This is important because in the 2010s Labour often racked up large majorities in urban constituencies (which mostly voted Remain), but failed to win over Leave-voting marginals.

Reform not existential threat to Tories but still inflict damage

Meanwhile, many will be looking to these results to answer the question as to whether Reform pose an existential threat to the Conservatives or whether they are a paper tiger. The early results confirm the same story as has emerged from recent by-elections, that neither story is completely accurate. The truth is that Reform are not an existential threat by themselves, but they can nevertheless do significant damage to the Tories.

Reform are not doing as well as UKIP in the run up to the 2015 General Election, either in the polls or in by-elections and local elections. But in 2015 UKIP drew up to a third of its support from former Labour voters.

Currently Reform is drawing nearly all of its support from former Conservative voters and can therefore have more of an impact even when polling lower numbers. And crucially in 2015, the Conservatives were not simultaneously ceding large numbers of votes to Labour.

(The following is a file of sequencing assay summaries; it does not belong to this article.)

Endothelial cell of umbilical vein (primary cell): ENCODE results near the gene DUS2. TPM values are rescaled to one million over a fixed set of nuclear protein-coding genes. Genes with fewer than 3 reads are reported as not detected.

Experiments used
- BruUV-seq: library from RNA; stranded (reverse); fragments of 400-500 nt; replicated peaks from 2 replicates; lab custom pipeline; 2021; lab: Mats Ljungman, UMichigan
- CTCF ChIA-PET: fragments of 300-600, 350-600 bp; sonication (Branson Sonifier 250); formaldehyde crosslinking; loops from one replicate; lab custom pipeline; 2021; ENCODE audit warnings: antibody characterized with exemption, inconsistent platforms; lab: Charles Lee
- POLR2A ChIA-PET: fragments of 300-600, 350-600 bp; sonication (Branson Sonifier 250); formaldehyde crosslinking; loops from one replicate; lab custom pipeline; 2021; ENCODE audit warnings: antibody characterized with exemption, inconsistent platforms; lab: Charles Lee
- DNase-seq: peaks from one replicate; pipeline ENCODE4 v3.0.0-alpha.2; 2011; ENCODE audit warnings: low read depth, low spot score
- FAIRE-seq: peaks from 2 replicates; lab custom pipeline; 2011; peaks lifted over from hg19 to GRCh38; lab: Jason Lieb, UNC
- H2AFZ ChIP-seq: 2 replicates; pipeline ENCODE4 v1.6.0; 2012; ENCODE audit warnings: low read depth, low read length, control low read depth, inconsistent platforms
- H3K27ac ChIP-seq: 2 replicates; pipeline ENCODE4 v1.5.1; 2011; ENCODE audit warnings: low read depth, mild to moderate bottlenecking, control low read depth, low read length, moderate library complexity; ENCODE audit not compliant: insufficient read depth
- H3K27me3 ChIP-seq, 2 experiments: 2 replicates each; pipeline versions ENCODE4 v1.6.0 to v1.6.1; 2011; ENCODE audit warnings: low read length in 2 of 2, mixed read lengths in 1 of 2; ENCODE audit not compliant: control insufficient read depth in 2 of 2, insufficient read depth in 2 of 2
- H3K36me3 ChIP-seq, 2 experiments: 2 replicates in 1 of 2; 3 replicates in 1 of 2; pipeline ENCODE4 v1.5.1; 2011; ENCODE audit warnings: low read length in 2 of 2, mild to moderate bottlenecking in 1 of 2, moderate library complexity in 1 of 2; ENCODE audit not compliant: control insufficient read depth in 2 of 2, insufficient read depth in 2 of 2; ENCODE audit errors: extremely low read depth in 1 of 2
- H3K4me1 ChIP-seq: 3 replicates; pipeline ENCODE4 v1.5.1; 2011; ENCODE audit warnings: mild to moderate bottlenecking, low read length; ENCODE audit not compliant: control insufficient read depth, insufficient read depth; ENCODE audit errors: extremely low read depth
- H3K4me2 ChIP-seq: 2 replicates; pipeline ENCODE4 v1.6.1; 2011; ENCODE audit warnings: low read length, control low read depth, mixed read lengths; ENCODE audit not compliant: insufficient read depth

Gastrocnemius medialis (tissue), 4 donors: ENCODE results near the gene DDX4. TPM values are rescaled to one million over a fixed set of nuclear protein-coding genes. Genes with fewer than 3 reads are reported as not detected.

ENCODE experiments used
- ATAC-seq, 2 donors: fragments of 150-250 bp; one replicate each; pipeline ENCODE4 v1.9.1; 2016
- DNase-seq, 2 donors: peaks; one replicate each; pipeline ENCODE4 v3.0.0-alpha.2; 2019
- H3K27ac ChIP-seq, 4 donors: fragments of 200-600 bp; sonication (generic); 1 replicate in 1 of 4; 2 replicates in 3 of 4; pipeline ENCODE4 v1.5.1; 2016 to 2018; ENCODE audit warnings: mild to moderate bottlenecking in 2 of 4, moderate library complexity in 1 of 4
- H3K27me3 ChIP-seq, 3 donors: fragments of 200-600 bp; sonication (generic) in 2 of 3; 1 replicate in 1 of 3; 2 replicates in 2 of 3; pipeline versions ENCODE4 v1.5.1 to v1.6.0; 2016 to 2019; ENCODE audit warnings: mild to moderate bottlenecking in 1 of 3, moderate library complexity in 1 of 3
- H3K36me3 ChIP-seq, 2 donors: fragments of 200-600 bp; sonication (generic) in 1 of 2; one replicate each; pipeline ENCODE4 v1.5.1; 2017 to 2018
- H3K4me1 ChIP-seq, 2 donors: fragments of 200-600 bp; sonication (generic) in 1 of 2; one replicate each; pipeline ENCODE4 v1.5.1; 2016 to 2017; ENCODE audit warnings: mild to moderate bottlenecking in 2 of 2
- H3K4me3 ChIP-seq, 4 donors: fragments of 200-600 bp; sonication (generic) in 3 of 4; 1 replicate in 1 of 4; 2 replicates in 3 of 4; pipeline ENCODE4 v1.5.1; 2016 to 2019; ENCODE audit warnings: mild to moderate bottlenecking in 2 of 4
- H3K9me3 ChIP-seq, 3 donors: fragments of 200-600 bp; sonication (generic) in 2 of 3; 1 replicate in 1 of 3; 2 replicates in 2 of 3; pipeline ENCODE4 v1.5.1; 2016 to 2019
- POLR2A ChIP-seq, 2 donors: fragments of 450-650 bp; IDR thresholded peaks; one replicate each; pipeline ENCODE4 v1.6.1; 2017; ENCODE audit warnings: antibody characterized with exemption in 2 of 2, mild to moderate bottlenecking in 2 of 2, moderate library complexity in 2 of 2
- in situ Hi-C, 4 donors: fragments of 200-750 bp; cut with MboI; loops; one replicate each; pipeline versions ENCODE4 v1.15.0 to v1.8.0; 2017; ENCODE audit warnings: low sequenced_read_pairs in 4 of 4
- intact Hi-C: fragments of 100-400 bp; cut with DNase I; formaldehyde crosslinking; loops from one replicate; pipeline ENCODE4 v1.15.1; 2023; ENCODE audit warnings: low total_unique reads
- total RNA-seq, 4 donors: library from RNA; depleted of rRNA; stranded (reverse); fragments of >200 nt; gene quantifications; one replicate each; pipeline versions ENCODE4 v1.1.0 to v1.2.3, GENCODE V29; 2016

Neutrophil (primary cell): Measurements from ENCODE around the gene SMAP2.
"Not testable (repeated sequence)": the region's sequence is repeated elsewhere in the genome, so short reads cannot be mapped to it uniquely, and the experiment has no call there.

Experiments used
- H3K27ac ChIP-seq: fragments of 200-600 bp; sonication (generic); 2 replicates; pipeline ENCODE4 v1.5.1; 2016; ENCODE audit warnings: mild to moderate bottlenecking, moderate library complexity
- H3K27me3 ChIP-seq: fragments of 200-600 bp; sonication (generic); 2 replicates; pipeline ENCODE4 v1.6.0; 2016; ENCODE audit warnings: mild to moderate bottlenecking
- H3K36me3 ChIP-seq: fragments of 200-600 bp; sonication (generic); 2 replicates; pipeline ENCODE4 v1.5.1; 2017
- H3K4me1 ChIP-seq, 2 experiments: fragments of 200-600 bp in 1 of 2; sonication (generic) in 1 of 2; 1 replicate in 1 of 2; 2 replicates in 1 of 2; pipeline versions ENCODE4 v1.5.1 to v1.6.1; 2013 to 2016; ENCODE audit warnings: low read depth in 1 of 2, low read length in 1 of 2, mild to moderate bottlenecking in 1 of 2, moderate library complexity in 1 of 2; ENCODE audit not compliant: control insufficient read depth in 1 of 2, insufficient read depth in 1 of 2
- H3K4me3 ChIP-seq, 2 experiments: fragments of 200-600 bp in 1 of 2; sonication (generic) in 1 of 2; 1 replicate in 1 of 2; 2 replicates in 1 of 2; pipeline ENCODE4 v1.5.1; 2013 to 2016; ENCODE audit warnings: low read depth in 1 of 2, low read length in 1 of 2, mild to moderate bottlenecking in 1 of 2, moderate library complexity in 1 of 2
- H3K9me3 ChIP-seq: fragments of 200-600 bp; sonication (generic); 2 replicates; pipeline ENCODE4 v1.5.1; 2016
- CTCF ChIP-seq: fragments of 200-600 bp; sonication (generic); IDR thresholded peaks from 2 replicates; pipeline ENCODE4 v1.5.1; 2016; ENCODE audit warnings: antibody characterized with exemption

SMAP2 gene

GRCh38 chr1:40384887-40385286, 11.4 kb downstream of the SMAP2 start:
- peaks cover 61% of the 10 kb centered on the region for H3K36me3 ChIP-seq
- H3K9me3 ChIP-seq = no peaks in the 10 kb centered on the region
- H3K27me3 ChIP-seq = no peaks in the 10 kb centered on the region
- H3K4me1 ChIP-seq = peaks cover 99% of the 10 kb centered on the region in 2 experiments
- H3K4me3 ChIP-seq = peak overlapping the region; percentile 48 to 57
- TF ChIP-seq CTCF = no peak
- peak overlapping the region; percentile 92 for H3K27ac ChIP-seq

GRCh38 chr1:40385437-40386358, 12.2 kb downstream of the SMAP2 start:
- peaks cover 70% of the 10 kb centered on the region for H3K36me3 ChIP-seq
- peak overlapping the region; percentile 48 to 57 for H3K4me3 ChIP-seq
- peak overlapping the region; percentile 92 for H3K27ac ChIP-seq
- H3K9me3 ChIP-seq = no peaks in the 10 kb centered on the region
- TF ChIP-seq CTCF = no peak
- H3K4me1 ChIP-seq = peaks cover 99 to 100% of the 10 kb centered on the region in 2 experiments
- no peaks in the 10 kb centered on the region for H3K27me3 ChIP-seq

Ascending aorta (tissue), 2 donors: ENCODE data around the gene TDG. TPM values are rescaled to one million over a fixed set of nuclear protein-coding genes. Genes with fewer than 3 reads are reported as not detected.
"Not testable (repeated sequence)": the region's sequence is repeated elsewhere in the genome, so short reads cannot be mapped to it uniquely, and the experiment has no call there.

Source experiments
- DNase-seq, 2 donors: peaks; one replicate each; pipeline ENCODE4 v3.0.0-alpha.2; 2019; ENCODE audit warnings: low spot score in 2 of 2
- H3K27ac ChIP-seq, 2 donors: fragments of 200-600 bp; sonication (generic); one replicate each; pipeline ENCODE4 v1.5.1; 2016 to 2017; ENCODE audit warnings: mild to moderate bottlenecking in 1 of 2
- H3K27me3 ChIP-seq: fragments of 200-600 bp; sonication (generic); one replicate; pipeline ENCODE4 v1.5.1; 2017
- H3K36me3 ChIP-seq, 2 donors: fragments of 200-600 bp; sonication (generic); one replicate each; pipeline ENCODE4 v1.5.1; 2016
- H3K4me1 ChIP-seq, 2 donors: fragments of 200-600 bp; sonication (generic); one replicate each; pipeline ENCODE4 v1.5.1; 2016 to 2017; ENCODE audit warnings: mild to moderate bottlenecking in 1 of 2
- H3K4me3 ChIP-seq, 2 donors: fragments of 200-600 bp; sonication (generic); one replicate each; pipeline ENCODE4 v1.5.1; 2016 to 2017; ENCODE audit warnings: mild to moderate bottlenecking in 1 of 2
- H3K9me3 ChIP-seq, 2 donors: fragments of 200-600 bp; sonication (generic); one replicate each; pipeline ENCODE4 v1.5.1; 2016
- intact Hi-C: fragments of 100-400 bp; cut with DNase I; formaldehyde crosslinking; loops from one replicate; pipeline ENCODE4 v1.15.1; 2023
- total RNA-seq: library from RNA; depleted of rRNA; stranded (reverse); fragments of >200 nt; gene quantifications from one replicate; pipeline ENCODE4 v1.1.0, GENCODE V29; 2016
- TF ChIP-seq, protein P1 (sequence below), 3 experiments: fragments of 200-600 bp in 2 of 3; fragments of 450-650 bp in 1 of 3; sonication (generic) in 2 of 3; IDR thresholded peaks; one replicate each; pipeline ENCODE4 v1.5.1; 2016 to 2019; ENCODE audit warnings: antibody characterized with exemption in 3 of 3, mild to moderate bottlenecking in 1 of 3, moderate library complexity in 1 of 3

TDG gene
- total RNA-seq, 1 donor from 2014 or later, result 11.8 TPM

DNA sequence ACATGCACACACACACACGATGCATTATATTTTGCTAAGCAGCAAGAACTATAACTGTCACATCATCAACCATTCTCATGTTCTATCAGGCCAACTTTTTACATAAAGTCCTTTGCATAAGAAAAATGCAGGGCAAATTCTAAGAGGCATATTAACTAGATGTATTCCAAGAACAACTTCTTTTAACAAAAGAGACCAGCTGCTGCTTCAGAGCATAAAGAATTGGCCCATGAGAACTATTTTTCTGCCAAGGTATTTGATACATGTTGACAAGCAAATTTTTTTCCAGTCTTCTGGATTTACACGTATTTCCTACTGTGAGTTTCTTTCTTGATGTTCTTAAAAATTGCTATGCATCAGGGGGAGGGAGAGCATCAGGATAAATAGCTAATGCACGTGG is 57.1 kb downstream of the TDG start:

It is the combination of losing its more left-leaning 2019 voters to Labour and its more right-leaning 2019 voters to Reform, that is so dangerous to them. This double-whammy was evident in Blackpool South and led directly to the huge swing against the Tories.

However Reform has only fielded a full set of candidates in a small number of councils. Many of the councils where they have put forward a full slate, such as Hartlepool and Sunderland, have already been called.

It is likely that as more councils report results, their impact will lessen and the Conservatives will appear to be doing a little better (and doubtless Tory spokespeople will make much of this in the next 24 hours). But given that Reform intends to stand candidates across the country in a General Election, we should probably look to those earlier results as more indicative of the potential damage they can do.